The title of this album is both ironic as well as enigmatically ambiguous. In regards to why it’s confusingly unclear, this isn’t the first time we’ve seen Feeder use the name Picture of Perfect Youth. It was originally the name of a track on their second release, Yesterday Went Too Soon. And Picture of Perfect Youth, while sort of a “continuation” of Yesterday Went Too Soon (it’s a B-sides compilation that includes B-sides from Yesterday Went Too Soon), it’s actually a “continuation” of multiple albums, not just exclusively from Yesterday Went Too Soon, because it features B-sides from various albums.
As for why the designation is ironic, the title suggests that this album is a picture of youthful perfection, and, in the unlikely event someone actually experienced perfect youth, that person would not have created B-sides. Everything would be A-quality in this perfect scenario. The title should be something like Picture of Youth.
Perfection can also signify something holistic, a complete package. And yet, this B-sides compilation only includes about half of Feeder’s B-side releases. So it’s imperfect, in that the compilation isn’t complete.
What’s going on?!
5 Let It Be by The Beatles
Many music enthusiasts are aware that Let It Be was the last album The Beatles released. However, most people don’t realize that it was written before Abbey Road, the LP with the iconic image of the Fab Four crossing a cross walk.
But then a lot of drama happened, and the Get Back project was soon pushed back, and later shelved, because the Beatles had just recorded Abbey Road and wanted to focus on that instead.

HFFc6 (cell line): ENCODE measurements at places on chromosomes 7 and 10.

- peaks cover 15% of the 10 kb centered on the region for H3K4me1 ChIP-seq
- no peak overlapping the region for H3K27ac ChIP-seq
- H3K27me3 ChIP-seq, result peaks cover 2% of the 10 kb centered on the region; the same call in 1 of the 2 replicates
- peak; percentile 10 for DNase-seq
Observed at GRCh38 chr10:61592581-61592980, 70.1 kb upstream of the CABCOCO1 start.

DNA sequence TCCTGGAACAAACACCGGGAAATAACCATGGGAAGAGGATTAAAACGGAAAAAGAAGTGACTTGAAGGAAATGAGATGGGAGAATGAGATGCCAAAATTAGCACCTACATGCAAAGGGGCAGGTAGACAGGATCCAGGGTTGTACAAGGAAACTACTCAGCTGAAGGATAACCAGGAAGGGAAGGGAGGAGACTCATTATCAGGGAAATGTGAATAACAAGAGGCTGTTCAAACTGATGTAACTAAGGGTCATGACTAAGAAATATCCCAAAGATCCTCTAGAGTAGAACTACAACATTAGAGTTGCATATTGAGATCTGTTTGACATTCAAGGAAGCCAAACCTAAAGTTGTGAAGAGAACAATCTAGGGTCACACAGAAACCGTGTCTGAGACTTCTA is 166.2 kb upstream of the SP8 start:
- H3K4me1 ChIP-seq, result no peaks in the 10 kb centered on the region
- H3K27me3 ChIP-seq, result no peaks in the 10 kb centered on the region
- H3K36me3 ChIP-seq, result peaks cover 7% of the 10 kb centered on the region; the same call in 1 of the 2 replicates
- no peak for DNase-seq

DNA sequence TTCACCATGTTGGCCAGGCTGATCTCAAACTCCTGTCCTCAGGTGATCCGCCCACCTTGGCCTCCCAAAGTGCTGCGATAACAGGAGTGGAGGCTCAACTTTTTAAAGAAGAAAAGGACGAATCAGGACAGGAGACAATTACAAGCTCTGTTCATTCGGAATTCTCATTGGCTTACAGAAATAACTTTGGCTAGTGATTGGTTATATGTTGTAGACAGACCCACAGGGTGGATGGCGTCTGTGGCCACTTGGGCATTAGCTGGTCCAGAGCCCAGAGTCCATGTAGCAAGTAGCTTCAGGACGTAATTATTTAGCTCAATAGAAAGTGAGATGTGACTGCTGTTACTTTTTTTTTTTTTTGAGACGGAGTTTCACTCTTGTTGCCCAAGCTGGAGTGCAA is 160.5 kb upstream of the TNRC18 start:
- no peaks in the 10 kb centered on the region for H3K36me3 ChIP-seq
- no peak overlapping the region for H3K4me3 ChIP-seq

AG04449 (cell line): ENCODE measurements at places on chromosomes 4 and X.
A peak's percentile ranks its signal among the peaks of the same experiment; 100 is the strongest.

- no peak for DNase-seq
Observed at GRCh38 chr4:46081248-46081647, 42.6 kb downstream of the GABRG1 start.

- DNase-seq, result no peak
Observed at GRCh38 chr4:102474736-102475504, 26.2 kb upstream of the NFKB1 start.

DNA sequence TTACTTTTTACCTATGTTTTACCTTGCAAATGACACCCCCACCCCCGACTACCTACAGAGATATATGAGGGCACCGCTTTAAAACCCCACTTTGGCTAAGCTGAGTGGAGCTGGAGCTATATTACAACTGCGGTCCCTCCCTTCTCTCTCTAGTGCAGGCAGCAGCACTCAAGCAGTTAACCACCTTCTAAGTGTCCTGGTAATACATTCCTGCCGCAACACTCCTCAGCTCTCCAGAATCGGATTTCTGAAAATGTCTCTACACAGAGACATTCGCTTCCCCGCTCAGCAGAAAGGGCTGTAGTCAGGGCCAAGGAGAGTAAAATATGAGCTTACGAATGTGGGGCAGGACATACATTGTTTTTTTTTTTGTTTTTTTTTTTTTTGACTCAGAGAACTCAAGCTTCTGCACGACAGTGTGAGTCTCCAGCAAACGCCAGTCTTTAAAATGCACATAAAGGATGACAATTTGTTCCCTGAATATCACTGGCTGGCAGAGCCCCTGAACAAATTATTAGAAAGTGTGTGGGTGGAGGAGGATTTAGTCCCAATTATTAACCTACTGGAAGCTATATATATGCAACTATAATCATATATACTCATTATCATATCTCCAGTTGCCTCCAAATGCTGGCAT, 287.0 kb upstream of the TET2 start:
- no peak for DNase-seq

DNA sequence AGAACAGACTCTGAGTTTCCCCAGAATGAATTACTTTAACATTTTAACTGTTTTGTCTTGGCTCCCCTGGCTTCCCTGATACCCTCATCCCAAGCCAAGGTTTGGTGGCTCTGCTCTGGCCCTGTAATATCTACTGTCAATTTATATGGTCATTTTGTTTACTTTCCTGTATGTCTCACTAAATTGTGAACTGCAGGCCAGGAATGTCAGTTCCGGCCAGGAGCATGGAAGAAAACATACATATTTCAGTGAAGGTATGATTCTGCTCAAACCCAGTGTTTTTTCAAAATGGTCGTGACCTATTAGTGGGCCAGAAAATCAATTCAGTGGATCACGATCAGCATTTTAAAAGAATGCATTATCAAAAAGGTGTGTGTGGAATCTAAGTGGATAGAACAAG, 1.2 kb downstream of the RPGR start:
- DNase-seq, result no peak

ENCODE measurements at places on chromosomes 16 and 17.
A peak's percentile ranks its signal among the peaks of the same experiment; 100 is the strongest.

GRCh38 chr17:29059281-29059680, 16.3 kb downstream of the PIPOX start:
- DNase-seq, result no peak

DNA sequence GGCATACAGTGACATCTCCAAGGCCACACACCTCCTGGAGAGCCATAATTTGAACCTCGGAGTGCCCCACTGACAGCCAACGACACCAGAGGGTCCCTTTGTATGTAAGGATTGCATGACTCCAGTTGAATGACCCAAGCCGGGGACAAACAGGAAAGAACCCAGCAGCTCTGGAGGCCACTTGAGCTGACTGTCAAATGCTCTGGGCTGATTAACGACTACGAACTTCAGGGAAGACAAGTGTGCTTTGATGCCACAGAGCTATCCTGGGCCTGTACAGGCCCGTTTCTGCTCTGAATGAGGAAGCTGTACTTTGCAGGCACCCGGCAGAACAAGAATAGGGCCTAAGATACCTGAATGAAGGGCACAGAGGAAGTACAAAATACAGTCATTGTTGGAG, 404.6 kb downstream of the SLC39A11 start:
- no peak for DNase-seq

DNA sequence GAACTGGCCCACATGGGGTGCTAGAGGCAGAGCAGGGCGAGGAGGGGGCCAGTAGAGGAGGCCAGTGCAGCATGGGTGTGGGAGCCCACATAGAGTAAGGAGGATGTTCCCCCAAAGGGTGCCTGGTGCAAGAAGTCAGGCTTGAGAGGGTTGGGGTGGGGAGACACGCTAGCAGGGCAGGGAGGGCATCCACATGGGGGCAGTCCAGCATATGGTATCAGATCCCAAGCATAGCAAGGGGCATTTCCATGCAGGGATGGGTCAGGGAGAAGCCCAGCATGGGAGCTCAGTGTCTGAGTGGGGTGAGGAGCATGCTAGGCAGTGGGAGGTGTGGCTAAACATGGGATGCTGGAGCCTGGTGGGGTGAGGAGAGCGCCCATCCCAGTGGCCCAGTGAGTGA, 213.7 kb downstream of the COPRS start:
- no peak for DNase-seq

After more drama, the band soon revisited the Get Back project, now titled Let It Be. However, they soon dropped the documentary’s “making a return to public performing” angle but decided to film themselves playing a concert on top of the Apple building at the end of the movie.
Interestingly (and randomly) enough, some of the tracks on Let It Be are from that concert— “Dig a Pony,” “I’ve Got a Feeling” and “One After 909”— along with some dialogue from the performance as well.
So, Let It Be wasn’t just a pseudo final Beatles album. It was a piecemeal effort, some of it composed of live and studio tracks, making it some weird hybrid monster.
4 Buddha by blink-182
You might be surprised that this story is not about the fact that there was actually an album called Buddha by blink-182 (because most people are aware of it) but that there were two albums called Buddha by blink-182.
Actually, that isn’t completely true. The first Buddha came out when blink-182 was just blink, but we digress.
Most fans know about the Buddha album with the blue statue. But there’s also one with a black statue … and with a slightly different track listing … and with controversy. The dispute involved Pat Secor, a guy who was trying to jumpstart his own record label called Filter Records. In an effort to do so, Secor said he’d help blink with financing and producing their Buddha demo.
According to blink’s original drummer, Scott Rayner, Secor made an oral agreement with blink where he’d invest $1,000 in recording and manufacturing Buddha and, once the money was 'recoupled,' blink would have complete ownership.
Let’s just say things didn’t go well. After a while, blink believed that Secor was keeping the money from the tapes he sold. So they contacted their lawyer, Joe Escalante of The Vandals, who just so happened to own Kung Fu Records. Blink soon entered an agreement with Joe that, in exchange for legal fees, Kung Fu would have the right to re-release Buddha on CD.
That’s how the second Buddha was born.
3 Steal This Album! by System of a Down
When both the name of the band and the title of the album are ostensibly written with black permanent marker over a blank generic CD, you’d think it was a collection of really crappy B-sides.